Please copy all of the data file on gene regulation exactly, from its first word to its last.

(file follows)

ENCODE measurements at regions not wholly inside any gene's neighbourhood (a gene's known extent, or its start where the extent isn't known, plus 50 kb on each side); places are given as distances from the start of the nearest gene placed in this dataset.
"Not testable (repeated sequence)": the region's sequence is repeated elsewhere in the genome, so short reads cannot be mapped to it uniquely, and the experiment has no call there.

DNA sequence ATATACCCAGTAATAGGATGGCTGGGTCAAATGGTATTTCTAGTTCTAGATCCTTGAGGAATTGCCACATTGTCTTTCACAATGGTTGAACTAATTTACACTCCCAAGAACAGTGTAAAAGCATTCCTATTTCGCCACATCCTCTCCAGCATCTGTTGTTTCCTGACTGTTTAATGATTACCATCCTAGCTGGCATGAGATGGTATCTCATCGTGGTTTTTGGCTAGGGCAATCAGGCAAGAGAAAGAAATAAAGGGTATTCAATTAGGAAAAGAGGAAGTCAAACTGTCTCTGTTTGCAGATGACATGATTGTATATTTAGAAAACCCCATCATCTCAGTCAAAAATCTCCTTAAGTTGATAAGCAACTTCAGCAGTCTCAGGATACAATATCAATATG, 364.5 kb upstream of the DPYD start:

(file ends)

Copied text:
ENCODE measurements at regions not wholly inside any gene's neighbourhood (a gene's known extent, or its start where the extent isn't known, plus 50 kb on each side); places are given as distances from the start of the nearest gene placed in this dataset.
"Not testable (repeated sequence)": the region's sequence is repeated elsewhere in the genome, so short reads cannot be mapped to it uniquely, and the experiment has no call there.

DNA sequence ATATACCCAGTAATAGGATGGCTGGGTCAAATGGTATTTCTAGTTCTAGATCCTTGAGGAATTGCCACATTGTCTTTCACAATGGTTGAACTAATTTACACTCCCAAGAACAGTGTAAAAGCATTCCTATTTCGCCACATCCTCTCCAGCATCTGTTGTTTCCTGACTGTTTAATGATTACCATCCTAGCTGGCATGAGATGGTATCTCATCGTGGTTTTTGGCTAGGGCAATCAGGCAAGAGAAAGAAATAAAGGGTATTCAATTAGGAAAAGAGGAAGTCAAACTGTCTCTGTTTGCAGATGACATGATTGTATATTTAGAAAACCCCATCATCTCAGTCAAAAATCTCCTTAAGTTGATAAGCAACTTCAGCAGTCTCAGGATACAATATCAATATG, 364.5 kb upstream of the DPYD start: